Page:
hide Matching Documents

The documents where this entity occurs most often are shown below. Click on a document to open it.

Document Max. Freq Min. Freq
Herodotus, The Histories (ed. A. D. Godley) 6 0 Browse Search
P. Vergilius Maro, Aeneid (ed. Theodore C. Williams) 4 0 Browse Search
Pausanias, Description of Greece 4 0 Browse Search
Aristotle, Economics 2 0 Browse Search
Isocrates, Speeches (ed. George Norlin) 2 0 Browse Search
Apollodorus, Library and Epitome (ed. Sir James George Frazer) 2 0 Browse Search
Thucydides, The Peloponnesian War 2 0 Browse Search
Xenophon, Anabasis (ed. Carleton L. Brownson) 2 0 Browse Search
Xenophon, Cyropaedia (ed. Walter Miller) 2 0 Browse Search
Polybius, Histories 2 0 Browse Search
View all matching documents...

Browsing named entities in Apollodorus, Library and Epitome (ed. Sir James George Frazer). You can also browse the collection for Aeolis (Turkey) or search for Aeolis (Turkey) in all documents.

Your search returned 2 results in 2 document sections:

Apollodorus, Library (ed. Sir James George Frazer), book 1 (search)
roneus, and fled to the Curetian country. There he killed his hosts, Dorus and Laodocus and Polypoetes, the sons of Phthia and Apollo, and called the country Aetolia after himself.Compare Paus. 5.1.8; Conon 14. Aetolus and Pronoe, daughter of Phorbus, had sons, Pleuron and Calydon, after whom the cities in Aetolia were named. Pleuron wedded Xanthippe, daughter of Dorus, and begat a son Agenor, and daughters, Sterope and Stratonice and Laophonte. Calydon and Aeolia, daughter of Amythaon, had daughters, Epicaste and Protogenia, who had Oxylus by Ares. And Agenor, son of Pleuron, married Epicaste, daughter of Calydon, and begat Porthaon and Demonice, who had Evenus, Molus, Pylus, and Thestius by Ares. Evenus begat Marpessa, who was wooed by Apollo, but Idas, son of Aphareus, carried her off in a winged chariot which he received from Poseidon.As to Evenus and Marpessa, see Scholiast on Hom. Il. ix.557; Eu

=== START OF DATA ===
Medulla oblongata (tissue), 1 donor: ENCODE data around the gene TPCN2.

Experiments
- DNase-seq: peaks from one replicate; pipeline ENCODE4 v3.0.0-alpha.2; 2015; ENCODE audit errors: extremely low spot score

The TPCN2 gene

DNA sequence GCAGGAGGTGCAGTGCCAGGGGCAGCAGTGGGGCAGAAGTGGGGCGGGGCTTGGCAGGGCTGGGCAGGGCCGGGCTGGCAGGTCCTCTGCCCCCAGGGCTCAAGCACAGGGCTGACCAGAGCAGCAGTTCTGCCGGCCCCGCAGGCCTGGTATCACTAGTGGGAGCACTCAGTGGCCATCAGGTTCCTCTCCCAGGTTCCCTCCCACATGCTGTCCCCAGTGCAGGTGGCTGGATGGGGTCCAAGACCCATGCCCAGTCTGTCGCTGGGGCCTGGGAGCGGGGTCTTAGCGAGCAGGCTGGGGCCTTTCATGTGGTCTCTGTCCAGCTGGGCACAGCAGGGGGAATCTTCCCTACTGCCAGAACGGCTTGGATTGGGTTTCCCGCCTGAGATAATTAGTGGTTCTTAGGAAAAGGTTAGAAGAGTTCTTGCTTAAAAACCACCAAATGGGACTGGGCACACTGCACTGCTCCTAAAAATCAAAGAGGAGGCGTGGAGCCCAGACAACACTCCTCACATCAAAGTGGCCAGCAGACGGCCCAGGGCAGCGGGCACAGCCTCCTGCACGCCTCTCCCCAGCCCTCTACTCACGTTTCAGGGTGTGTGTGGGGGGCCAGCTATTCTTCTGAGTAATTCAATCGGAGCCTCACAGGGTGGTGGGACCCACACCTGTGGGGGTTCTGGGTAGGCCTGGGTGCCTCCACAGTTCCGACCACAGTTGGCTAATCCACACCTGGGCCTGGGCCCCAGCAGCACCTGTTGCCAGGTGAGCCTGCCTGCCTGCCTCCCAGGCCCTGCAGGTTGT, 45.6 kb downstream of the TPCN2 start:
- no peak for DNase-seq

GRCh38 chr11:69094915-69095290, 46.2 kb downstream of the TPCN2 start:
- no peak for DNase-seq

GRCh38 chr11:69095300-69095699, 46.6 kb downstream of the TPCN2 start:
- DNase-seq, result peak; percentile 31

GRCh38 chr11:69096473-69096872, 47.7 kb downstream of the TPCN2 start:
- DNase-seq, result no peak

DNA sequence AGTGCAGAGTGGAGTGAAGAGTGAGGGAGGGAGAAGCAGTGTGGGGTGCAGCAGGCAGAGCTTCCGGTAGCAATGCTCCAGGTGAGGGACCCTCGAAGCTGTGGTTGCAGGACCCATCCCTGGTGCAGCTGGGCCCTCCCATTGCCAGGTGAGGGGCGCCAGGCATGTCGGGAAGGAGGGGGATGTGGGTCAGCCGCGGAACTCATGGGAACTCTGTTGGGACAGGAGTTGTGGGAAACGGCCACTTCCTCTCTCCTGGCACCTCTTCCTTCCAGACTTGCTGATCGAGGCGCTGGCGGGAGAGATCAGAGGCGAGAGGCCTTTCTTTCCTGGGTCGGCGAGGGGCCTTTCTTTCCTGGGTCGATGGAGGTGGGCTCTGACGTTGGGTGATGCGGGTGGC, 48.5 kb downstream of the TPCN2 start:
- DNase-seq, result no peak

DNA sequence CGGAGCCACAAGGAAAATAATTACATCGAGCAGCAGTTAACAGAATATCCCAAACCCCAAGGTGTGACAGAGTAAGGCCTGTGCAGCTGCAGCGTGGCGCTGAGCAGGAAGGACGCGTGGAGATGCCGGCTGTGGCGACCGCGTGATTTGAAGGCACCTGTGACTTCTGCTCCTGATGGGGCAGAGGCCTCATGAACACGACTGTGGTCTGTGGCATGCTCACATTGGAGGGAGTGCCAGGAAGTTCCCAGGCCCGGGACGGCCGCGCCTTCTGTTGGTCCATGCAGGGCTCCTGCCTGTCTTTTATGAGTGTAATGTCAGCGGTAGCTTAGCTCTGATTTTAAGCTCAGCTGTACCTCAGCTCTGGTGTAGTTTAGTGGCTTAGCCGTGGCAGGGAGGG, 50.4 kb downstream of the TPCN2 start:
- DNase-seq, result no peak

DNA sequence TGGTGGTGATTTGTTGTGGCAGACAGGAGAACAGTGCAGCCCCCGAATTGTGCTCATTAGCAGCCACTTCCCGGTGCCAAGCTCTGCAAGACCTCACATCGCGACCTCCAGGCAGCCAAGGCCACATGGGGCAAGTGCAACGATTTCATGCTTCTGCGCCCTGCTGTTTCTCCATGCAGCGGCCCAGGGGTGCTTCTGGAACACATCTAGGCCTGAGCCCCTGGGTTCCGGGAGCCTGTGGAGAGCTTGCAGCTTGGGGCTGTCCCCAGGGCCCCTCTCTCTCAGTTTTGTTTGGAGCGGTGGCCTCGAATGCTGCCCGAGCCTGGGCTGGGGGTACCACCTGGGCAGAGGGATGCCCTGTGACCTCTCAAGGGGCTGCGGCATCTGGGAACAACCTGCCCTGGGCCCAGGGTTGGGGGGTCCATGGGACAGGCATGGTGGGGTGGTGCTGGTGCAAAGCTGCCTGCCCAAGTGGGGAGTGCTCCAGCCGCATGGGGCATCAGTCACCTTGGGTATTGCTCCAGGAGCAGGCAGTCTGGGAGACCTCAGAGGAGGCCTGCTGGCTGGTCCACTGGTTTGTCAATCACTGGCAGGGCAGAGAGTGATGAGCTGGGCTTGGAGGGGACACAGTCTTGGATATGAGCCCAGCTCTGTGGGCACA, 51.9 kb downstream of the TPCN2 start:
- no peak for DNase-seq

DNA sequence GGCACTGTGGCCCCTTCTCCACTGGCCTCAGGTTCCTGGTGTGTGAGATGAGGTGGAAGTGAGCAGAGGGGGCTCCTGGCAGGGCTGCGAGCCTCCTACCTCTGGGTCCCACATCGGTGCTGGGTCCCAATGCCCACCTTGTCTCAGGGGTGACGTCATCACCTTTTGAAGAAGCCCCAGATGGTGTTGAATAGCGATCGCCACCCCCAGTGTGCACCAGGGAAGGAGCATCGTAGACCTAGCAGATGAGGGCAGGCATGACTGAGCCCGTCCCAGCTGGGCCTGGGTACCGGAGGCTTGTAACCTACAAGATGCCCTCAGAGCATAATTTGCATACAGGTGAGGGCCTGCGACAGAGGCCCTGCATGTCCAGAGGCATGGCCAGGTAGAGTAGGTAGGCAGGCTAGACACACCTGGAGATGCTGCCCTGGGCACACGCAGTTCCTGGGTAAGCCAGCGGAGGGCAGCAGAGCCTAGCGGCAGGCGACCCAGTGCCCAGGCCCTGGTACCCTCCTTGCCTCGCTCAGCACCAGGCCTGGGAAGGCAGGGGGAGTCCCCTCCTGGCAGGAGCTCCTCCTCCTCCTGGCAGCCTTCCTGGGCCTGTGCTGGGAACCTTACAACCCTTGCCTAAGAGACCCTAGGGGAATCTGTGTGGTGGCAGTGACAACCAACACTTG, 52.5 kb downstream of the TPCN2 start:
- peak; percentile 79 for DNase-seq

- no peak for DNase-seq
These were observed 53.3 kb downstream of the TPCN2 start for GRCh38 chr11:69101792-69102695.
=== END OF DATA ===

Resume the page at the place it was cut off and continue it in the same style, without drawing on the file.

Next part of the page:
Apollodorus, Epitome (ed. Sir James George Frazer), book E (search)
e animals to the ships, and sailing away shouted to the Cyclops that he was Ulysses and that he had escaped out of his hands. Now the Cyclops had been forewarned by a soothsayer that he should be blinded by Ulysses; and when he learned the name, he tore away rocks and hurled them into the sea, and hardly did the ship evade the rocks. From that time Poseidon was wroth with Ulysses. Having put to sea with all his ships, he came to the island of Aeolia, of which the king was Aeolus.As to the adventures of Ulysses with Aeolus, the Keeper of the Winds, see Hom. Od. 10.1-76; Hyginus, Fab. 125; Ov. Met. 14.223-232. He was appointed by Zeus keeper of the winds, both to calm them and to send them forth. Having entertained Ulysses, he gave him an oxhide bag in which he had bound fast the winds, after showing what winds to use on the voyage and binding fast the bag in the vessel. And by using suitable winds Ulyss